Soap, as keen followers of conspiracy theory will know, is manufactured by agents of Beelzebub, based on an ancient Rosicrucian formula that was encoded into Da Vinci's Virgin and Child with St Anne using mirror writing. It contains self-replicating nanobots that were brought to Earth by ancient astronauts and buried beneath a pyramid in Peru before poltergeist activity revealed their location to the citizens of Atlantis, who used them to drain the aura from bigfoot and turn it into a big furry zombie.
Oh! And the moon landings... it's something to do with faking the moon landings, as well.
At least, I think soap is made like that. There certainly seems to be something nasty about it anyway, or why else would the reeking crap-stained rabble that drag their begrimed bodies into my surgery day after stinking day go to such lengths to avoid it? I must have the only waiting room in civilisation that has a tide mark.
Hello there. My name is Doctor Adolphous Bongo, and yes that really is me you can see on your televisions advertising Professor Lungo's Medicinal Cough Tincture.
Now, I'm sure I hardly need remind you that, being a man of absolute integrity, I would never put my name to anything unless I was one hundred per cent convinced of its efficacy. Before agreeing to lend my support, I insisted on being introduced to Professor Lungo himself and was immediately reassured by his professional and authoritative manner, his extremely expensive and immaculately pressed suit, and the patchwork of framed and obviously genuine certificates that covered one entire wall of his office.
And if that wasn't enough, as soon as he handed me a cheque for £25,000 I knew that this chap was on the level. Anybody who can merrily distribute that kind of currency with a flick of the pen and a crafty wink of an eye is bound to be all right.
He certainly created a more pleasing impression on me than the tick-infested specimens that present themselves at my surgery, their puss-swollen palms thrust forward in anticipation of my being witless enough to shake them by the hand.
I'm not a cowardly man. I have within me reserves of courage that will see me through most situations. I have even, on occasion, stared death in the face - I once went to Disneyland Paris.
But even I stop and think twice before coming into physical contact with a patient without first ensuring that I have had the appropriate inoculations.
Considering what I have to contend with, I think I can be forgiven for not visiting my surgery more often. Not that I'm seeking your forgiveness. Frankly, it's none of your concern, and keeping your damn nose out of my business presents you with your best chance of avoiding a slap.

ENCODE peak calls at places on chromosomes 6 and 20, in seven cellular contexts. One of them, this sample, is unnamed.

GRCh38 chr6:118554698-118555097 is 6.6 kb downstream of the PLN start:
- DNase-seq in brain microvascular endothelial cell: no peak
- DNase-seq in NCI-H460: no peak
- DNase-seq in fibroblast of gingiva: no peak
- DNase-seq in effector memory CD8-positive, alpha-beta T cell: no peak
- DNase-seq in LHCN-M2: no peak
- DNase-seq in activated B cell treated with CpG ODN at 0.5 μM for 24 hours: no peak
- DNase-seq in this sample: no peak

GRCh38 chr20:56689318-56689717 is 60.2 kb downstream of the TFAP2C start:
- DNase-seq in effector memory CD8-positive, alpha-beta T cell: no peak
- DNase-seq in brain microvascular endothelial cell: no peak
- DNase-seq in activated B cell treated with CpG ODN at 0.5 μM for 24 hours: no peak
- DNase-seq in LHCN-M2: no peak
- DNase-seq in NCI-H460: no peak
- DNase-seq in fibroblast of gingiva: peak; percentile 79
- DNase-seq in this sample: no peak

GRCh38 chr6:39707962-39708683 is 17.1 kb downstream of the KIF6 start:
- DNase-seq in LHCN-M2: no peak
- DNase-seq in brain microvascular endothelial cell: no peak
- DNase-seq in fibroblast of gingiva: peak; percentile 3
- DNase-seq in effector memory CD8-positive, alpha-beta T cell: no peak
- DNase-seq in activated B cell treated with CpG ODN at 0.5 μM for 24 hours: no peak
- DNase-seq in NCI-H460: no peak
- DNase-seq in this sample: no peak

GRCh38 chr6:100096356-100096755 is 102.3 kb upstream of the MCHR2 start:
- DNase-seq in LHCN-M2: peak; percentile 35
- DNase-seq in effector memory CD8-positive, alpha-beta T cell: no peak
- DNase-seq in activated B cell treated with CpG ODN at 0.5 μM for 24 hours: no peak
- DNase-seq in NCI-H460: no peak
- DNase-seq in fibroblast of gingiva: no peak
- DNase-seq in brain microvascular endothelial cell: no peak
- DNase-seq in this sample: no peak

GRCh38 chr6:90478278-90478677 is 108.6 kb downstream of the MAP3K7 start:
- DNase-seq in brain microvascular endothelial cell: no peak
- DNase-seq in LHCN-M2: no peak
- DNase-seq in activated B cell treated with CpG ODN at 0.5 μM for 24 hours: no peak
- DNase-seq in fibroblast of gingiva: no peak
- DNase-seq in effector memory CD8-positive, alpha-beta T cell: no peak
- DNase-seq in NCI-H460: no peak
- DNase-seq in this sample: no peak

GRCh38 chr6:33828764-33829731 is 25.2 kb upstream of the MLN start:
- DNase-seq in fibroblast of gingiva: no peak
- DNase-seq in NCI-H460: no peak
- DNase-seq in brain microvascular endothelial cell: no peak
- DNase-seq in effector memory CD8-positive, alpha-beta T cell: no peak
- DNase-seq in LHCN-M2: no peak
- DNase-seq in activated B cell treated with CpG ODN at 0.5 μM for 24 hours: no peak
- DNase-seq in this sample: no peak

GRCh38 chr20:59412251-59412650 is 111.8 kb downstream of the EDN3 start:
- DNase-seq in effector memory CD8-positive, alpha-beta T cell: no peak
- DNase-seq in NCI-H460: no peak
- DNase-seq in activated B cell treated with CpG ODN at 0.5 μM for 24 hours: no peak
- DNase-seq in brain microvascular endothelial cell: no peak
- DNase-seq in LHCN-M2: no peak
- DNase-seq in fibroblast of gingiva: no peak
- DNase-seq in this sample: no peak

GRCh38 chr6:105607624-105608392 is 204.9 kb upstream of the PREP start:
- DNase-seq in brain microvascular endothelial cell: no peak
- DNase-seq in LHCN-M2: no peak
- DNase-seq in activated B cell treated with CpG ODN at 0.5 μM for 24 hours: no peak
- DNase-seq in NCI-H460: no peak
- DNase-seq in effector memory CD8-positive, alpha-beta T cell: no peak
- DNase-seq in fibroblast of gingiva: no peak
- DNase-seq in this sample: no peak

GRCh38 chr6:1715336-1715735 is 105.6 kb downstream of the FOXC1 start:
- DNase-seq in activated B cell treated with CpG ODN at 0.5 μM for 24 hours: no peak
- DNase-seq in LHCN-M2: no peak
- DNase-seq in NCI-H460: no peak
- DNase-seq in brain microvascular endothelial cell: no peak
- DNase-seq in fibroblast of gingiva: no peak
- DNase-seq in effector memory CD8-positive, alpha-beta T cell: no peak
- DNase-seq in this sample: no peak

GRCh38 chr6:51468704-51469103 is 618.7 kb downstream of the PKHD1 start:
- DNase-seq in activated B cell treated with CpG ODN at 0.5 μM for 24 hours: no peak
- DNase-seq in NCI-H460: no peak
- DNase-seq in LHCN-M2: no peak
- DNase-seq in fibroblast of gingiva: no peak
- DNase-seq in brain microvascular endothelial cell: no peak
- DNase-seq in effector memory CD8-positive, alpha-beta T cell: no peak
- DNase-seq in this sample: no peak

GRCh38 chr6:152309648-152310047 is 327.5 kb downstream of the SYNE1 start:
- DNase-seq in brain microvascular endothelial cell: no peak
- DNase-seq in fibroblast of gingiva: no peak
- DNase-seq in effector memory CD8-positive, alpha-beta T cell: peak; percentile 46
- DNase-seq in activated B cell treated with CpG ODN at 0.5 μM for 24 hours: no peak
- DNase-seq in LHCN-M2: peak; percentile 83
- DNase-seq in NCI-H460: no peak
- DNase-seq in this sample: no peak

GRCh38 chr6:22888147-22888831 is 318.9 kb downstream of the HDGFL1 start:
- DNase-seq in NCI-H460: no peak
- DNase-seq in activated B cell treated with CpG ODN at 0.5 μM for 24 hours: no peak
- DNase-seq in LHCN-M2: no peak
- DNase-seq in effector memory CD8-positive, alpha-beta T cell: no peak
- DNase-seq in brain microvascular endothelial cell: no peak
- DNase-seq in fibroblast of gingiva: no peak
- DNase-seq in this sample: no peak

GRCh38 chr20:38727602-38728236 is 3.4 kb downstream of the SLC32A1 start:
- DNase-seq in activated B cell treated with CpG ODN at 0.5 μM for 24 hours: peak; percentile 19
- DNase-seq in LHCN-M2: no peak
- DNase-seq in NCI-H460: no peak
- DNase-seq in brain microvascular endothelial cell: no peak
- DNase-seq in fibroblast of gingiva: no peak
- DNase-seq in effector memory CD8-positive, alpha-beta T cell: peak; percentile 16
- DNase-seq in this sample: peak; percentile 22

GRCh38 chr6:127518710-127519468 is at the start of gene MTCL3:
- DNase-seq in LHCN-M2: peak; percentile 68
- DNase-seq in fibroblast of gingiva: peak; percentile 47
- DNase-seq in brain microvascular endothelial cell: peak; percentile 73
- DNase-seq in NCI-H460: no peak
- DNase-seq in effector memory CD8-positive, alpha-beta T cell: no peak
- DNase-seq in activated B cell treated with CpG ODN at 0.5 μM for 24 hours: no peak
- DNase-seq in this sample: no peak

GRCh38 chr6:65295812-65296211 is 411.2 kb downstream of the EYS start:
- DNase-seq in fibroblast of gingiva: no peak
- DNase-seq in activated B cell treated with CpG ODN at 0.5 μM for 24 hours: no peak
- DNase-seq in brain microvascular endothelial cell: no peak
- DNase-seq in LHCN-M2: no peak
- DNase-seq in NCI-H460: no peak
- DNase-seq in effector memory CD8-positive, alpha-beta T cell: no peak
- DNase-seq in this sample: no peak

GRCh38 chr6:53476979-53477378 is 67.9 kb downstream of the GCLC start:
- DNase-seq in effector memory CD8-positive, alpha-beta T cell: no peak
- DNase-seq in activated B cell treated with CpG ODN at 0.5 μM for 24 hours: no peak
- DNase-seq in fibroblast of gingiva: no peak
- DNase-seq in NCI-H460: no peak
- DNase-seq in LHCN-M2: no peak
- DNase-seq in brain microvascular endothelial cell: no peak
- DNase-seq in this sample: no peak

But believe me, I have sometimes walked into that waiting room and seen dirt physically rising from those sweaty bastards like steam, and the atmosphere has more than once caused the fishmonger's next door to complain about the smell.
On the rare occasions when I have been unable to avoid treating my clientele, I have taken to doing it in the car park - where I feel considerably less besieged, and where my patients, going by the look of them, are considerably more at home.
Bomb disposal robots
Recently, however, I've hit upon a novel solution. I have got hold of one of those bomb disposal robots from an army friend of mine - I know people, you see. With this machine I am able to take someone's temperature whilst standing twenty feet upwind of them, behind a blast proof screen.
Controlling it can be quite tricky - one wrong twitch of the thumb can send the damn thing careering into a ditch - but I think I'm starting to get my eye in. Which is more than can be said for the now sadly half-blind Mr Richards, who lost one of his baby blues to the business end of a rectal thermometer when I sneezed, dropped the control box and sent the "Bombuster 4000" off on a trajectory of its own devising.
I don't know who was more distressed by the incident: Mr Richards, kneeling in the middle of the car park with his trousers around his ankles, clutching his bleeding face and insensible to the cost benefits of exchanging his spectacles for a monocle; myself, who not only had to contend with rescheduling the blasted man's appointment, but was also quite concerned about the possible damage to an extremely expensive thermometer; or my remaining patients, queued up in the driveway, waiting for their turn - one or two of whom were anticipating procedures considerably more complex than the application of an anal measuring device.
Something rather tricky with a spleen
I recall that I was pencilled in to do something rather tricky with a spleen, and my confidence had taken something of a knock. In the end it was perhaps fortunate that the majority of my victims suddenly decided that they had urgent business elsewhere.
One or two of my less innovative colleagues have criticised my use of military robots in the treatment of my patients. They claim it 'lacks the human touch', which I find wonderfully encouraging, considering that touching humans is precisely what I am endeavouring to avoid.
Yes there are problems, yes there may even be casualties, as my slightly sprained thumb is testament to. But in the end, these people are only patients - there are enough of them floating about and it's highly unlikely any will be missed.
I think I have a duty to carry on with this pioneering work. Now, does anyone know where I can get a remotely controlled aerial drone? I have this wonderful idea for gastric endoscopy.
Copyright © Paul Farnsworth 2012